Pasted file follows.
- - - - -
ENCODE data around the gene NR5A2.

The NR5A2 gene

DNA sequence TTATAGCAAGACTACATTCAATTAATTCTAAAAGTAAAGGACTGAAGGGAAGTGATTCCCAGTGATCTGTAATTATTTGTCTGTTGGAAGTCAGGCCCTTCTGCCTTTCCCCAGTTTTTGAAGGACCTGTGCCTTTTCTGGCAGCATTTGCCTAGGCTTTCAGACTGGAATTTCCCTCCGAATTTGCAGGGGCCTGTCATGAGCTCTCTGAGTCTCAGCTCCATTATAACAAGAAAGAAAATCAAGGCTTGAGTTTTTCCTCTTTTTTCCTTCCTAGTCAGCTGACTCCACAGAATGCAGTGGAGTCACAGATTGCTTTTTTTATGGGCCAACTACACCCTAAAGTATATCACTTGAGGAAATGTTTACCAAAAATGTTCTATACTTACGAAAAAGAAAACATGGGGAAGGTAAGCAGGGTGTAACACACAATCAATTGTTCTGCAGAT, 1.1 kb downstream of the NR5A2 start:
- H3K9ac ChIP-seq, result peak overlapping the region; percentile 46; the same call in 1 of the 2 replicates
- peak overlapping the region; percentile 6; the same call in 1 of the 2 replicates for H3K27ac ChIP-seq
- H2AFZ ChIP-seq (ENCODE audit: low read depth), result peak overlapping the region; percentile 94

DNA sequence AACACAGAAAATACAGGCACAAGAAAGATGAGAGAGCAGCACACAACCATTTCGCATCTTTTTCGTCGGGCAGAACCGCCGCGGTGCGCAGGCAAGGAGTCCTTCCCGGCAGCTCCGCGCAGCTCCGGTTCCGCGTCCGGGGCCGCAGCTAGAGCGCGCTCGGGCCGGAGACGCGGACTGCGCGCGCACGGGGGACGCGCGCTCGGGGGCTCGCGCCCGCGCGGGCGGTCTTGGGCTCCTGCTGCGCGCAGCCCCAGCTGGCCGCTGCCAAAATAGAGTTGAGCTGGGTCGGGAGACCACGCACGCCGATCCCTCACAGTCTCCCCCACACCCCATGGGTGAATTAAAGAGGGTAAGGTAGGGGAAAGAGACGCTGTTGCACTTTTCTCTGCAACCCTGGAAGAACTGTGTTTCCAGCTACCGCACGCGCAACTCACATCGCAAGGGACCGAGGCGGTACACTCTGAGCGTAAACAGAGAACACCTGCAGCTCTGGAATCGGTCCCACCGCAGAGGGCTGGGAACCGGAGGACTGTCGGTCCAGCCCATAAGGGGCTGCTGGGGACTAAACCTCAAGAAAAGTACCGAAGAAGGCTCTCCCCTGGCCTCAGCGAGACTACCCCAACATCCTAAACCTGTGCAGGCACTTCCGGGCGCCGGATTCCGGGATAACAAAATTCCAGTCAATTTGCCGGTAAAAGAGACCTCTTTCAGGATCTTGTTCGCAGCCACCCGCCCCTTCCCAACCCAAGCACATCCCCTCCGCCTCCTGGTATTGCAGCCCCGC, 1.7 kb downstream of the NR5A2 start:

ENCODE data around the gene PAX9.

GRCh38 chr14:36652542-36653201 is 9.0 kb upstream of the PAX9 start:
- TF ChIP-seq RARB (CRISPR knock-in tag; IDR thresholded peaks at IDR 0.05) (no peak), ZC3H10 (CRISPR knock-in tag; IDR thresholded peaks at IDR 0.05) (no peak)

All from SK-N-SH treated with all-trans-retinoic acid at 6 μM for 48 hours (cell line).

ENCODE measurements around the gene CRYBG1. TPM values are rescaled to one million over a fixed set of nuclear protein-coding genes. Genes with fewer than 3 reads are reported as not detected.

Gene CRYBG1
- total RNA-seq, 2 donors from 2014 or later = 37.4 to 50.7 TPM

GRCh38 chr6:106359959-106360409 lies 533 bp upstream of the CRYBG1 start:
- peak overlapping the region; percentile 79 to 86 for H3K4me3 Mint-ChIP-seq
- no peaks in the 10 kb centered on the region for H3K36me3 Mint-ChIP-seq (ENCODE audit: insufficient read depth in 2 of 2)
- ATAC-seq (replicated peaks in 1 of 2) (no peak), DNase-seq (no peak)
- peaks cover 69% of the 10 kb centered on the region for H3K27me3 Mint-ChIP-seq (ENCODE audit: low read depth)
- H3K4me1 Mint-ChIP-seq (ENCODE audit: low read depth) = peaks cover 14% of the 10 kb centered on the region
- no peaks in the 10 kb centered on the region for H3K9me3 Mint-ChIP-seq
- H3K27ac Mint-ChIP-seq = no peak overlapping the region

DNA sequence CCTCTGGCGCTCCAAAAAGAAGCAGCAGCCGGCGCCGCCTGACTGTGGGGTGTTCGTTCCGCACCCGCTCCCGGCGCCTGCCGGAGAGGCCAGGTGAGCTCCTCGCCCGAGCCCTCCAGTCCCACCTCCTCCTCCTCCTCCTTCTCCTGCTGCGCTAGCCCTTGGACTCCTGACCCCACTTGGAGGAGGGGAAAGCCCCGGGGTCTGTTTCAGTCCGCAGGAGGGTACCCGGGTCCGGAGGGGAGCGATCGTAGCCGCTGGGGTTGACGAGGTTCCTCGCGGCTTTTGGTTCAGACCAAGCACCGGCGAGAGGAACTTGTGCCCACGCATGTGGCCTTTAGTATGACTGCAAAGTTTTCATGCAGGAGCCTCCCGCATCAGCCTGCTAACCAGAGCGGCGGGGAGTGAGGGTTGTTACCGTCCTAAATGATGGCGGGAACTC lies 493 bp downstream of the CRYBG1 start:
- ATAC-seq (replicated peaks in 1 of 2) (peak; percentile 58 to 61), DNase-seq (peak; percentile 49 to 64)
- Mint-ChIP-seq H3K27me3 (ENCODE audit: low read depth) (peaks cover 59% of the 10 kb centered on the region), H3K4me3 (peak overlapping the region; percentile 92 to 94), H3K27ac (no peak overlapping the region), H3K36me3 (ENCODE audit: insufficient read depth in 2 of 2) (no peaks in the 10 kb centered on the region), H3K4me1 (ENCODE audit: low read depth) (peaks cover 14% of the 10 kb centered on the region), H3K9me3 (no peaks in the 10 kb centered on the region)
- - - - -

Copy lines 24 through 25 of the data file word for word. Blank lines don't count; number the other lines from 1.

- ATAC-seq (replicated peaks in 1 of 2) (peak; percentile 58 to 61), DNase-seq (peak; percentile 49 to 64)
- Mint-ChIP-seq H3K27me3 (ENCODE audit: low read depth) (peaks cover 59% of the 10 kb centered on the region), H3K4me3 (peak overlapping the region; percentile 92 to 94), H3K27ac (no peak overlapping the region), H3K36me3 (ENCODE audit: insufficient read depth in 2 of 2) (no peaks in the 10 kb centered on the region), H3K4me1 (ENCODE audit: low read depth) (peaks cover 14% of the 10 kb centered on the region), H3K9me3 (no peaks in the 10 kb centered on the region)